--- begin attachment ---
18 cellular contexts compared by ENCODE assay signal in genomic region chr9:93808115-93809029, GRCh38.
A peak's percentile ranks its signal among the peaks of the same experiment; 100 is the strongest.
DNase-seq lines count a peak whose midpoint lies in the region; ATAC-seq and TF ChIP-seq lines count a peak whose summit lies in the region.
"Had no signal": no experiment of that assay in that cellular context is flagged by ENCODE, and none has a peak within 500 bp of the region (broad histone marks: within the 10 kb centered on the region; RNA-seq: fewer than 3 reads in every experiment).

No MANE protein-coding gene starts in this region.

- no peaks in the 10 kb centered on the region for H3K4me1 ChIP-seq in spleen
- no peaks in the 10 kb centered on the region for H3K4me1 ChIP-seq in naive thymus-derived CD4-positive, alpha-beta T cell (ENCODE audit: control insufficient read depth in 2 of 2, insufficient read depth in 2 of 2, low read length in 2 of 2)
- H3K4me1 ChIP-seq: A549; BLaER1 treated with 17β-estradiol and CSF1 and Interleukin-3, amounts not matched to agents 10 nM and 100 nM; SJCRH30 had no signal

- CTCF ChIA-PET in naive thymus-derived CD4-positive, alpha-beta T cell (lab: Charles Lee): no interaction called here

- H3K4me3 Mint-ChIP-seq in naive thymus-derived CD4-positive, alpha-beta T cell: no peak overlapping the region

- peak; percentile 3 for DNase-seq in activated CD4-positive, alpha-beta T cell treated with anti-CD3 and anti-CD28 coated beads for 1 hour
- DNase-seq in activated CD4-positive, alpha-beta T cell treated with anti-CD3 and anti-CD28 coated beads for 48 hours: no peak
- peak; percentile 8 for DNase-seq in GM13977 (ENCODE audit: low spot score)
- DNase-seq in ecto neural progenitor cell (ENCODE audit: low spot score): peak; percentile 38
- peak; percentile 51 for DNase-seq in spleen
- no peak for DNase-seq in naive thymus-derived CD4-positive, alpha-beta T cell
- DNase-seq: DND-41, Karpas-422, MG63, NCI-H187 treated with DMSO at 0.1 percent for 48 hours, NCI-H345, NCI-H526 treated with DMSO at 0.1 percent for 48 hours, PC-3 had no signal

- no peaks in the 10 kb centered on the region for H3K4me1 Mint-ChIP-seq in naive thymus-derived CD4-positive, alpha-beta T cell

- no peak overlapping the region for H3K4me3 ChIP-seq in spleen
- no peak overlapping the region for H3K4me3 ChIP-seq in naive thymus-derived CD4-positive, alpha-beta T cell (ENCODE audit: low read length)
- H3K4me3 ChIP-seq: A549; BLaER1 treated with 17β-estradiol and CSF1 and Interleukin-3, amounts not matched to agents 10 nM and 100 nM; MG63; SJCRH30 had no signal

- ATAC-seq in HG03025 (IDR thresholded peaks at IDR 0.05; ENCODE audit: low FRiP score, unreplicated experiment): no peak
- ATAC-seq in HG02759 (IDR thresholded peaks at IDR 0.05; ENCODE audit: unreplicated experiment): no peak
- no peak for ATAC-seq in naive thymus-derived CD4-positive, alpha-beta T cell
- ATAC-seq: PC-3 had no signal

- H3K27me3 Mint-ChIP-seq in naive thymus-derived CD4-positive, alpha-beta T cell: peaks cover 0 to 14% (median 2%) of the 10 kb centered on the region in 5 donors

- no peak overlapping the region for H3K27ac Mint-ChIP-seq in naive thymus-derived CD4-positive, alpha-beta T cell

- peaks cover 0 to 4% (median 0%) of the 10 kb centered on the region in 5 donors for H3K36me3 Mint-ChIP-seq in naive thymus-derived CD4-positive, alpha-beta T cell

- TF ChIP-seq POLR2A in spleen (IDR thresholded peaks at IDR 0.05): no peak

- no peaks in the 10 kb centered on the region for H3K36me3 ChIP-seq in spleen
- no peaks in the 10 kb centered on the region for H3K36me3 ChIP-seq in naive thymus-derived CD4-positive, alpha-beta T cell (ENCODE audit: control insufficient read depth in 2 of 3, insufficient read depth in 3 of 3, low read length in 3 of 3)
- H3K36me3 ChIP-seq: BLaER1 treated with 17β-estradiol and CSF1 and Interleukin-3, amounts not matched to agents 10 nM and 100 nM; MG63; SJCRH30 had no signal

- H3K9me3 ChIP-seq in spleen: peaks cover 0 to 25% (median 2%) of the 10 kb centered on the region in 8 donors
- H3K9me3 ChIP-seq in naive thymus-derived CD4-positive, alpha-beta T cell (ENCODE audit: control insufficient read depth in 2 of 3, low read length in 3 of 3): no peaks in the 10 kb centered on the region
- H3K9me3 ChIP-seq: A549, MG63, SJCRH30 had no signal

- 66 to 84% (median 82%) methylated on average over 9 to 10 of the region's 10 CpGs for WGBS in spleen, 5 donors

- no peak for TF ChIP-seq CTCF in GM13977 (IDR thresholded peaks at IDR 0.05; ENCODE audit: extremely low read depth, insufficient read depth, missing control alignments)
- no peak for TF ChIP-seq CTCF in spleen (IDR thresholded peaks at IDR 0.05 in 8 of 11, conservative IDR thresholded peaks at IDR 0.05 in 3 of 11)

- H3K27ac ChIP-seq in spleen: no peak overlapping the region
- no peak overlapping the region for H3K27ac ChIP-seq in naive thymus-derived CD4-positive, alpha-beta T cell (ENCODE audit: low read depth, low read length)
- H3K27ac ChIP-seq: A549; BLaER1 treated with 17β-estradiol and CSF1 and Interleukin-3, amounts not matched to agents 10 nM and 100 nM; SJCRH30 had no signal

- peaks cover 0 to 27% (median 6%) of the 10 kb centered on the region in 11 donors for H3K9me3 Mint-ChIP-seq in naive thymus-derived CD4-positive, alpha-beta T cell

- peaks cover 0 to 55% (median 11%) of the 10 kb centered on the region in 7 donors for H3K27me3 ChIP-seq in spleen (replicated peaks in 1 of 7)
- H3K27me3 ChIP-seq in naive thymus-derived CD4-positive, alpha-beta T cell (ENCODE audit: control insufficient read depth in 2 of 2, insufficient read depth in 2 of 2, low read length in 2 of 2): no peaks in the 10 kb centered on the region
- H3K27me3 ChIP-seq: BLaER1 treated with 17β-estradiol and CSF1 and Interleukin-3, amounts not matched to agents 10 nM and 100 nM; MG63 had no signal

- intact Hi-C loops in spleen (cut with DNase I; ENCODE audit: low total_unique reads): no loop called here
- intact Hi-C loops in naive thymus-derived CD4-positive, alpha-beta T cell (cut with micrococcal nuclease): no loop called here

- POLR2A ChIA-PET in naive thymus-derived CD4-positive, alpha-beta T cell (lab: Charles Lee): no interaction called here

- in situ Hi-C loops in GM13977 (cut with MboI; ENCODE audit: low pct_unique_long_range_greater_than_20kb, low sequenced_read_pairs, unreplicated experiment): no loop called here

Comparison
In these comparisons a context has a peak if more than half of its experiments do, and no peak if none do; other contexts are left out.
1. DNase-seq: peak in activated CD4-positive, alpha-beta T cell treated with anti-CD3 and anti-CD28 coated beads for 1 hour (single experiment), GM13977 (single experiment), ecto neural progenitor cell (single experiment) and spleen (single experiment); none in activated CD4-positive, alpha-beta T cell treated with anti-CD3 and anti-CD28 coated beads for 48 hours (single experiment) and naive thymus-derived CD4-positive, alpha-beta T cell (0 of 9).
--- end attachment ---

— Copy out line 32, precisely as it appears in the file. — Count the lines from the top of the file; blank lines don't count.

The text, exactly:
- H3K36me3 ChIP-seq: BLaER1 treated with 17β-estradiol and CSF1 and Interleukin-3, amounts not matched to agents 10 nM and 100 nM; MG63; SJCRH30 had no signal